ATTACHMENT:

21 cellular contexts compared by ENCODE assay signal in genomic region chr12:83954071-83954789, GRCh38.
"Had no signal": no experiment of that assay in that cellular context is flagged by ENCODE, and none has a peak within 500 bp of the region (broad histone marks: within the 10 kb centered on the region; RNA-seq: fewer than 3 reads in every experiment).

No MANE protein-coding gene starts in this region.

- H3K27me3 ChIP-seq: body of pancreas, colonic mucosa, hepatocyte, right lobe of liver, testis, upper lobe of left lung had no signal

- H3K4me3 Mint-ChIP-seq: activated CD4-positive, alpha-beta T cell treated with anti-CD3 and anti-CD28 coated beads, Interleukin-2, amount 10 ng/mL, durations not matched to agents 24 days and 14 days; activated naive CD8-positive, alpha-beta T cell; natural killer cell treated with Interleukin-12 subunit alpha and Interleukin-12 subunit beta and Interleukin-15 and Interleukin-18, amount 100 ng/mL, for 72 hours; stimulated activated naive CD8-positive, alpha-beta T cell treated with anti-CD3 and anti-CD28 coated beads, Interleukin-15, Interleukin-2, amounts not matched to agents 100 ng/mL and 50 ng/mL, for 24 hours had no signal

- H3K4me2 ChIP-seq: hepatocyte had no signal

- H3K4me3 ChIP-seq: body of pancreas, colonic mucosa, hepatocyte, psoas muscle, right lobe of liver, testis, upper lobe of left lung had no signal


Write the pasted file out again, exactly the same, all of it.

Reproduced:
21 cellular contexts compared by ENCODE assay signal in genomic region chr12:83954071-83954789, GRCh38.
"Had no signal": no experiment of that assay in that cellular context is flagged by ENCODE, and none has a peak within 500 bp of the region (broad histone marks: within the 10 kb centered on the region; RNA-seq: fewer than 3 reads in every experiment).

No MANE protein-coding gene starts in this region.

- H3K27me3 ChIP-seq: body of pancreas, colonic mucosa, hepatocyte, right lobe of liver, testis, upper lobe of left lung had no signal

- H3K4me3 Mint-ChIP-seq: activated CD4-positive, alpha-beta T cell treated with anti-CD3 and anti-CD28 coated beads, Interleukin-2, amount 10 ng/mL, durations not matched to agents 24 days and 14 days; activated naive CD8-positive, alpha-beta T cell; natural killer cell treated with Interleukin-12 subunit alpha and Interleukin-12 subunit beta and Interleukin-15 and Interleukin-18, amount 100 ng/mL, for 72 hours; stimulated activated naive CD8-positive, alpha-beta T cell treated with anti-CD3 and anti-CD28 coated beads, Interleukin-15, Interleukin-2, amounts not matched to agents 100 ng/mL and 50 ng/mL, for 24 hours had no signal

- H3K4me2 ChIP-seq: hepatocyte had no signal

- H3K4me3 ChIP-seq: body of pancreas, colonic mucosa, hepatocyte, psoas muscle, right lobe of liver, testis, upper lobe of left lung had no signal